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Re: CULT:Tumble Weeds

  • Subject: Re: [iris-photos] CULT:Tumble Weeds
  • From: "James Ennenga" jrennenga@outdrs.net
  • Date: Thu, 17 Mar 2005 22:25:13 -0500

Yeah, I remember the tumble- weeds (Russian Thistles). In the 1930s my parents had the H E Connected (brand) ranch in western South Dakota. The thistles would collect in fence corners and we'd burn them out to save the fences. Sometimes there would be a skunk in the pile of tumbleweeds. Brotherrrr!
Jim In Knoxville
----- Original Message -----
Sent: Thursday, March 17, 2005 9:45 PM
Subject: Re: [iris-photos] CULT:Tumble Weeds

Forgot to mention.  I have no nostalgia for tumbleweeds.  I guess I've never been away from dry country for long enough.  The common ones are prolific annual weeds to be battled.  They tend to keep out native species in disturbed areas.  When I was a kid on the plains, and we got those dust storms, the piled up tumbleweeds would collect the blowing dust - that is the top soil.  Collecting the dirt is OK, but it generally piled up right where you didn't really want it, such as along the fences, where it allowed the animals to walk right over! They clogged up ditches, roadsides, drains, arroyos, and were a fire hazard. They even caused automobile accidents [If you see a big ol' tumbleweed coming at you on the highway, just drive through it - they aren't very tough, don't swerve and roll your car or hit an oncoming truck!]. 
When I visited Patagonia in 1989 I saw a few patches along the highway in one area and thought "there goes the neighborhood".  When I was back in 1993, there were a whole lot more (something on the order of billions). 
There are a lot of kinds of tumbleweeds, but the ones that are most noticeable here out west (the prickly ones) are Chenopods in the genus Salsola, the most common is called "Russian thistle", a similar but even more nasty one is "barbwire Russian thistle".  Salsola come from Eurasia, but once loose here, they went crazy.  They actually occur all over North America, even on the beaches of the East Coast, but they don't often get much notice except in the west.  Many of the truly native tumbleweeds (most are mustards, one is even a morning glory with huge flowers) are kind'a pretty.  None of them are so pervasive.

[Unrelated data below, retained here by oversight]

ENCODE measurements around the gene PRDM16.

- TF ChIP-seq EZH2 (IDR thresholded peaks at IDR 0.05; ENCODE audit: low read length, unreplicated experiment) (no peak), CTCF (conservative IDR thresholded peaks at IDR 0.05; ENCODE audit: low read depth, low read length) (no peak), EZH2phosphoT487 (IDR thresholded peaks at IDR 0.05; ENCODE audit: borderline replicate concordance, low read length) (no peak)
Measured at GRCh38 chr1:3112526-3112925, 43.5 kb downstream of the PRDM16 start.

There is another really common introduced (and related) tumbleweed.  It is a gentler beast, but just as prolific of a weed.  It is usually called "kochia" (Bassia scoparia = Kochia scoparia). You can buy seed packets of it labeled as "fireweed" or "summer cypress", but the packaged ones are a different variety from the weed. 
Both Russian Thistles and Kochia have one redeeming quality. they taste good to best and human.  They are very tasty when they are young and tender.  I especially like them cooked.  The Bassia is kind'a fuzzy, and that can be bothersome.  However, the Salsola are smooth and downright wonderful; if you like the taste of spinach, and can handle that they look like small mushy spaghetti, you'll love them.
They make decent Christmas trees - southwestern style - too, but they are a bit dangerous to put electric lights on, as they burn like gasoline (more flammable than even the conifers we let dry up in our living rooms!).  They're kind'a pretty flocked.

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